Jesus was not comfortable when he hung on the cross for every single soul.  When I visualize my Savior literally pouring his life out for me, for you, for our friends, and for our enemies, I am embarrassed by what we have done with this grace we have found.

Hatred should have no home in the heart of a Christian, neither should silence.  We must consider our own feelings or lack thereof when we see displays of hate that occurred this weekend.  We must teach our children that Jesus is for everyone, we are not better than anyone else, and mercy always has a place at our table.

Christians, isn’t this what Jesus died for?

 

 

It Makes You Human

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I’m super excited to start the process of putting together a support group for people with fertility issues at my church that will begin this summer! This is something that has been on my heart for years. I’ve always felt a calling to do this but have fallen into the thought pattern of “I’m just too busy”. I do not know what the Lord is planning for this but I certainly hope that it will be used to touch the hearts of those struggling as well as educate others about infertility.

I’ve been thinking about the perceptions and stigmas of infertility a lot. One thing that was said to me far too many times is this, “Trust God’s will” and “God has a plan for this!” I knew I would never have biological children, of course, but this did not cause me to wonder what God was doing and why I had to deal with barrenness. I also knew that He must have had a plan for me to go through what I was going through, but I just wondered, at times, what He was doing. These questions were not wrong to have. If anything, they caused me to explore my faith a bit deeper. They certainly made me very human.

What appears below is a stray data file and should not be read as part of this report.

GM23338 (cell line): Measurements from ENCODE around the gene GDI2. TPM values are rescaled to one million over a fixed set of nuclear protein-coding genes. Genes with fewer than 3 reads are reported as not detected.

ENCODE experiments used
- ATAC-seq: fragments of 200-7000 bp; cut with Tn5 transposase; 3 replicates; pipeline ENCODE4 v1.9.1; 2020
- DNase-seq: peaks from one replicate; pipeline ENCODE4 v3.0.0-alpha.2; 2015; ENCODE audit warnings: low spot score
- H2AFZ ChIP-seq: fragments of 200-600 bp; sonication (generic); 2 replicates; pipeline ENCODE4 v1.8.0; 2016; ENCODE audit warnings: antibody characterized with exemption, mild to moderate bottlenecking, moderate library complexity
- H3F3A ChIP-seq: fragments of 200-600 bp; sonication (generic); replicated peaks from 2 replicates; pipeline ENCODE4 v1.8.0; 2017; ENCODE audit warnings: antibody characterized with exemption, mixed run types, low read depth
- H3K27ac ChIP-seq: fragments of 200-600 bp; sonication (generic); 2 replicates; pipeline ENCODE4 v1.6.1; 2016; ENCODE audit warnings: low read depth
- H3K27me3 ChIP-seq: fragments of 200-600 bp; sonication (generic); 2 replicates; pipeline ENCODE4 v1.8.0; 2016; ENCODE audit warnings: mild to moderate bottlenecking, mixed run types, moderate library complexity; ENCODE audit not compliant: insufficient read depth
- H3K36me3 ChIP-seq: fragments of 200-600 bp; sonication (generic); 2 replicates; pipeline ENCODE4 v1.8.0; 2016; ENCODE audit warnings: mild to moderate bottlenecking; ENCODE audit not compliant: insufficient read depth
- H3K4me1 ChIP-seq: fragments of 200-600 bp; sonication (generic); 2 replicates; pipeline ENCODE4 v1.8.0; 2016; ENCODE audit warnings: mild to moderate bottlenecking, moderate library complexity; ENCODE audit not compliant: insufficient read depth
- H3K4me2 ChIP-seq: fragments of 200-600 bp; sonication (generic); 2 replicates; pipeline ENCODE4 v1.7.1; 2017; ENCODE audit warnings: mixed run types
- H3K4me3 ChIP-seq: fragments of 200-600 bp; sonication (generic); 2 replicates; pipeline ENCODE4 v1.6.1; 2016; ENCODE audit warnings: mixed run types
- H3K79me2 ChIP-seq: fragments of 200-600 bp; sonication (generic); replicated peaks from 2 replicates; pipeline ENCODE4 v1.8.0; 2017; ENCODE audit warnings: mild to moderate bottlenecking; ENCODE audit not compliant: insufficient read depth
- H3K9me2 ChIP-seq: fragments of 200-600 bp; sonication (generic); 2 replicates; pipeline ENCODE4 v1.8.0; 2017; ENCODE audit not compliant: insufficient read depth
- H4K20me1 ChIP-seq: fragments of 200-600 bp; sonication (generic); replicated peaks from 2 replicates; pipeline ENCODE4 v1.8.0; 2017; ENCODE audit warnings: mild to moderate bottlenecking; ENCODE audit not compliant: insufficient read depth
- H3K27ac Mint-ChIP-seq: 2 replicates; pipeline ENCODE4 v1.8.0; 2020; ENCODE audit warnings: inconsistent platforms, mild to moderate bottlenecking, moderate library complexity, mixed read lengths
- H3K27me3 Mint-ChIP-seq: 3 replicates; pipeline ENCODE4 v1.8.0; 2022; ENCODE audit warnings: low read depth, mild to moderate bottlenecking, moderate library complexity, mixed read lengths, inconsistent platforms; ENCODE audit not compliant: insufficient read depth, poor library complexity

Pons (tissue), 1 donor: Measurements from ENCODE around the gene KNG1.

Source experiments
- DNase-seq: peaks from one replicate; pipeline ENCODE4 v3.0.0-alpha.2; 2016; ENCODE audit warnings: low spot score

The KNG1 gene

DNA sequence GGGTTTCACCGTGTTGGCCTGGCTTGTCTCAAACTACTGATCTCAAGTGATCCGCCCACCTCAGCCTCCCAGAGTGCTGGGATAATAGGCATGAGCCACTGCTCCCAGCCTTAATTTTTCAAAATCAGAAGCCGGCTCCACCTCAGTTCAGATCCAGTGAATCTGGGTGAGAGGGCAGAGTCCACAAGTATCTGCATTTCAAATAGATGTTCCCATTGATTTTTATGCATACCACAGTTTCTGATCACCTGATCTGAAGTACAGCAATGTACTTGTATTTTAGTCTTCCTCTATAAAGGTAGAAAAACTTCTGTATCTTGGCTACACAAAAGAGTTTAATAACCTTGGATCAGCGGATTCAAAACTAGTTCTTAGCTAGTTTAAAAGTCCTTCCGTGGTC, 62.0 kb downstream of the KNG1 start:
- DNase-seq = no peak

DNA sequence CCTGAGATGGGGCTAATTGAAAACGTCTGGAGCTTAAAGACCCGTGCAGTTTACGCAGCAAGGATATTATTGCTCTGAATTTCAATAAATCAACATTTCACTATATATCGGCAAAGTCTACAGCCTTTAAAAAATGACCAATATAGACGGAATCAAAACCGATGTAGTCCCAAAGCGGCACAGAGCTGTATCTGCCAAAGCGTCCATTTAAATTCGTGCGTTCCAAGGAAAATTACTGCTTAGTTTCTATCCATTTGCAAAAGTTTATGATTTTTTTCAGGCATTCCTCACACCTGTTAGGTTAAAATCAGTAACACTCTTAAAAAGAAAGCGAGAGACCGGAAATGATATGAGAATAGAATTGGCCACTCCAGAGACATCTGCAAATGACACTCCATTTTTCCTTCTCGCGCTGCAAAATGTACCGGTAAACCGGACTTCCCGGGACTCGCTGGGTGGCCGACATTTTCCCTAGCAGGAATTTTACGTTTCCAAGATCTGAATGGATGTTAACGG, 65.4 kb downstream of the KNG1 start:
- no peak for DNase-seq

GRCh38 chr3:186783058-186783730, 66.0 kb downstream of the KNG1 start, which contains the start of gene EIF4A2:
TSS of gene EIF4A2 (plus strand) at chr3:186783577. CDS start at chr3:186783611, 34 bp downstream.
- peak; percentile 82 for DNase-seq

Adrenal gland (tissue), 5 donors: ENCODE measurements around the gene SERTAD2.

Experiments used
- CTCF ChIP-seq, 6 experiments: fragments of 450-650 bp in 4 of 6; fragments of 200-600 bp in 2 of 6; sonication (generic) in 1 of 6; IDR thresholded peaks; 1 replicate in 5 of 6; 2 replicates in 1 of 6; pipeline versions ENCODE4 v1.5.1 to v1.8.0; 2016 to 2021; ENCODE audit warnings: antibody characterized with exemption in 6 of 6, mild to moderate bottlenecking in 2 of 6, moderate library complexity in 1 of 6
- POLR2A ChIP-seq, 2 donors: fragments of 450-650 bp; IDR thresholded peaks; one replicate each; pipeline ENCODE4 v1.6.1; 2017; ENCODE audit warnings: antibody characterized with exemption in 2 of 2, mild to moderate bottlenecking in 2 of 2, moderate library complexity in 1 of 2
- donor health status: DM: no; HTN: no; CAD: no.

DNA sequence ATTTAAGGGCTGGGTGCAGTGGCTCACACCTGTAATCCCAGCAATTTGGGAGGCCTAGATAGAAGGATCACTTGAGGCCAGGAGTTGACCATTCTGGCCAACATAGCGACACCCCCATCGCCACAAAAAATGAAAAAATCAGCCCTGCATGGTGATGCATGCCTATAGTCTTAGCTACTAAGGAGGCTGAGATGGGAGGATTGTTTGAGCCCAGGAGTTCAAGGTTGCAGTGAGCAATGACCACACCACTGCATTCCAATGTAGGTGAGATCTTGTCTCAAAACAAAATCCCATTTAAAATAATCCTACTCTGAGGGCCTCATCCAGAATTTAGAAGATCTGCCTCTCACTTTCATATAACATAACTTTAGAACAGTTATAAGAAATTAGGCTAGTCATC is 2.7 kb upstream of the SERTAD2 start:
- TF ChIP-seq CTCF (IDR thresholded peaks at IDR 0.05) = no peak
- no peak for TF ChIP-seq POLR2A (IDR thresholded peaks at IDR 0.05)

If you are struggling with infertility and people keep telling you “Trust God’s will” or “If it is God’s will, then it will happen”, please understand that most people do not know how to respond to someone who is dealing with fertility struggles. Not knowing how to respond also makes them very human.

The more we share our experiences, the better off everyone is. Find a trusting friend, immerse yourself with others through a support group, keep a journal, start a blog, or just start talking with others about what you are dealing with.

Whatever you choose to do, please remember that questioning God’s will in this time of your life does not make you less faithful, it just makes you human. 

 

Beautiful for God (quote from Mother Teresa)

“Do you want to do something beautiful for God? There is a person who needs you. This is your chance.”
-Mother Teresa

I find this quote from Mother Teresa to be simple, powerful, and truthful.  I think that if you substitute the word child for the word person, it makes this quote even more awesome.  I hope your day is one that shines beauty for the Lord’s sake!

Voice of Truth

The song titled, The Voice of Truth, by Christian band Casting Crowns is one of my favorites.  I love this song.  Each time it comes on the radio, I crank it up.  The words of the chorus are quite simple: